Earlier this year, Peter Hogan’s long running Resident Alien miniseries traveled to the Big Apple in An Alien in New York. The series was a character-driven story filled with the great art that fans would expect from the series. AiPT!recently spoke with Peter about the upcoming Resident Alien trade paperback that collects the miniseries.
AiPT!: An Alien in New York is a sci fi murder/missing person mystery that takes place amongst the art connoisseurs of New York. What was the inspiration behind the story?
It probably started with the title. I saw a documentary about Sting’s song ‘An Englishman In New York’, and how it had been adopted by all kinds of different ethnic groups, each of whom had their own version. So, I thought, how about an alien version? The plot then evolved very organically as soon as I started thinking about what the nature of the story might be, and what might lure Harry to New York.
Beyond that I suppose I was thinking about what it means to be an immigrant, what it means to leave your home in search of a better life somewhere else. That’s kind of a timeless theme, but I still didn’t expect the story to become this topical when I wrote it.
AiPT!: You managed to seamlessly take Harry out of small town Washington. Were there any challenges writing a Resident Alien story set in New York City?
Well, we’d already taken Harry to Seattle, back in the second book … and New York’s a place I know pretty well. Visited there many times, and thought about moving there for years, but it was one of those things that just never worked out. Even so, I’d certainly confronted the idea of being an immigrant on a personal level.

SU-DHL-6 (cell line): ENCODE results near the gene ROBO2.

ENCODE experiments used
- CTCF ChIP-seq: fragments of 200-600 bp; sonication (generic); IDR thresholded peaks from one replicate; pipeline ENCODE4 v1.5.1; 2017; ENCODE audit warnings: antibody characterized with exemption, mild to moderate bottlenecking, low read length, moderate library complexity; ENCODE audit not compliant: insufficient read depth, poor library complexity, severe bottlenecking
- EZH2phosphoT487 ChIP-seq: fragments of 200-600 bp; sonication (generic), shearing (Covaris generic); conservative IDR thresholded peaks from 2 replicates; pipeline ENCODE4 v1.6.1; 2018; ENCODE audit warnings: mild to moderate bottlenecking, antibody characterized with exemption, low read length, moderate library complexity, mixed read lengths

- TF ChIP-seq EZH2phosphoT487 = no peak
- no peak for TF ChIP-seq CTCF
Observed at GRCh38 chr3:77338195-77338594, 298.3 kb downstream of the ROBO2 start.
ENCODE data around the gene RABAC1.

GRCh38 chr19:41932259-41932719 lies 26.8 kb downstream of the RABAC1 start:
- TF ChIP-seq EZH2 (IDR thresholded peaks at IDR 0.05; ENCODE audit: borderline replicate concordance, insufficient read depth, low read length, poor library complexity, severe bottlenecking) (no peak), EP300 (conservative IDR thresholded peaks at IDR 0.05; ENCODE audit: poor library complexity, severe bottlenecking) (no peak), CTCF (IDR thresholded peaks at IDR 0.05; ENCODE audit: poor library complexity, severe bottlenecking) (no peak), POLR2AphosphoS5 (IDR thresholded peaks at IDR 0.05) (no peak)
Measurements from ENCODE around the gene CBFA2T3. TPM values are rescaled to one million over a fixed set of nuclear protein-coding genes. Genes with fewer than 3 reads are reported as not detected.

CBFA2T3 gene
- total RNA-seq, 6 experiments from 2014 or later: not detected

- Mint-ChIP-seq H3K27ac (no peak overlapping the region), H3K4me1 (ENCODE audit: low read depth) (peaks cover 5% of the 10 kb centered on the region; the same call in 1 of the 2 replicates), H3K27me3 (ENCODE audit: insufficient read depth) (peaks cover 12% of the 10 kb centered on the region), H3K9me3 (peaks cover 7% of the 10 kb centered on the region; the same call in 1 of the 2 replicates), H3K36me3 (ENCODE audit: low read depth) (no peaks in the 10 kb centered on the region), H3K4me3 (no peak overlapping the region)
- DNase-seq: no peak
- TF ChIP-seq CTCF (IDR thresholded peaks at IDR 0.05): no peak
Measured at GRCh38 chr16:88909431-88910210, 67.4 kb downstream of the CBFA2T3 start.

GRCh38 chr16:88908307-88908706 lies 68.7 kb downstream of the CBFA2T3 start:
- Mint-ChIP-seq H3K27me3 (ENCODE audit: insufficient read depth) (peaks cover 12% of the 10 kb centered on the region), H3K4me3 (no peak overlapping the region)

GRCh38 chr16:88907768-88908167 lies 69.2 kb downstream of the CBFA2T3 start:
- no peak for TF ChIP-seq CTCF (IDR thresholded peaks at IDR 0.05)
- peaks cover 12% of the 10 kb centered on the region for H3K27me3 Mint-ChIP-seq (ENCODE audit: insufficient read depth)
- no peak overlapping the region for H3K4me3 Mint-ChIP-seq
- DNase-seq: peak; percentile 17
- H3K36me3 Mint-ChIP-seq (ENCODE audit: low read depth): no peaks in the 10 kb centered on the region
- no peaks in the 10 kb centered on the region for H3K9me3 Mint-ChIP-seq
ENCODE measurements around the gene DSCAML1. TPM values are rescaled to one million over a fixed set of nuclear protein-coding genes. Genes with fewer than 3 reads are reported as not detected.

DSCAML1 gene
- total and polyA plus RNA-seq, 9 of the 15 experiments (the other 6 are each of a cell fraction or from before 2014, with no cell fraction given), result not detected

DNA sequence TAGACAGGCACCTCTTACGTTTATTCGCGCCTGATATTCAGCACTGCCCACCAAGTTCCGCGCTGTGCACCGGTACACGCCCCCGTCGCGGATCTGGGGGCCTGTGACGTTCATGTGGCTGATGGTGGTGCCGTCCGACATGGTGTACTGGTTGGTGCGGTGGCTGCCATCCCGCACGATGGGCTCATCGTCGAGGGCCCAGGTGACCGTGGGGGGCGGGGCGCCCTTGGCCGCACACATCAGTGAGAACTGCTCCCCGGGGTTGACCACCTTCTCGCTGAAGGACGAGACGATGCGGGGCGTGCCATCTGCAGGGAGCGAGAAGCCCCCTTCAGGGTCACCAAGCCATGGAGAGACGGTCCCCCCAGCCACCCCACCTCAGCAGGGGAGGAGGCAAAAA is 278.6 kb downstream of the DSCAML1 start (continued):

AiPT!: Will there be more Resident Alien stories in the future in big cities?
No plans for it. In the next series Harry’s back in Patience.
AiPT!: Since we last spoke it has been announced that Syfy has optioned the series. How did this come about?
It’s an obvious choice for TV, so the idea of a TV version has been brewing up right from the very start. Many conversations about it have been had in Hollywood down the years — and then eventually this deal came together. Right now, the pilot’s in post-production, and after that we’ll discover if they want to do a full series.
AiPT!: How big of a part will you play in the television adaptation?
None at all … which in some ways is a relief, since I’m very busy trying to write the comic. I put a lot of work into that, which hopefully shows. So, my job is basically to keep on doing that, and whatever the TV show turns out to be like I’m hoping it’ll bring us a whole new bunch of readers.
AiPT!: Steve Parkhouse’s art fits perfectly with the story and writing of Resident Alien. How did you two begin working together?
I was a fan of Steve’s art ever since I saw The Bojeffries Saga. Then I was briefly Steve’s editor on one project … and a few years later, after I’d become a comics writer, I landed a job with Vertigo. They asked me what artist I wanted to work with, and I immediately said: Steve.
We did a couple of stories together for them … and a couple of years after that, we were talking about doing another project together, and Steve said, ‘I’d like to do something with an alien.’
AiPT!: What projects do you have upcoming?
I’m just finishing off something for Britain’s 2000 AD, which should see the light of day early next year. I’ve taken over from Al Ewing as the writer for the next series of Brendan McCarthy’s Zaucer Of Zilk, which is a bit like Doctor Strange meets Yellow Submarine. Brendan and I co-wrote the plot, and then I went off and wrote the scripts — which is pretty much the way I worked with Alan Moore on Terra Obscura, and this time it’s worked out just as well. I’ve really had a lot of fun with it — we kind of pulled all the stops out on this one.
After that’s done I’m headed back to Patience for the next Resident Alien series, which is called Your Ride’s Here. On the racks in 2020.
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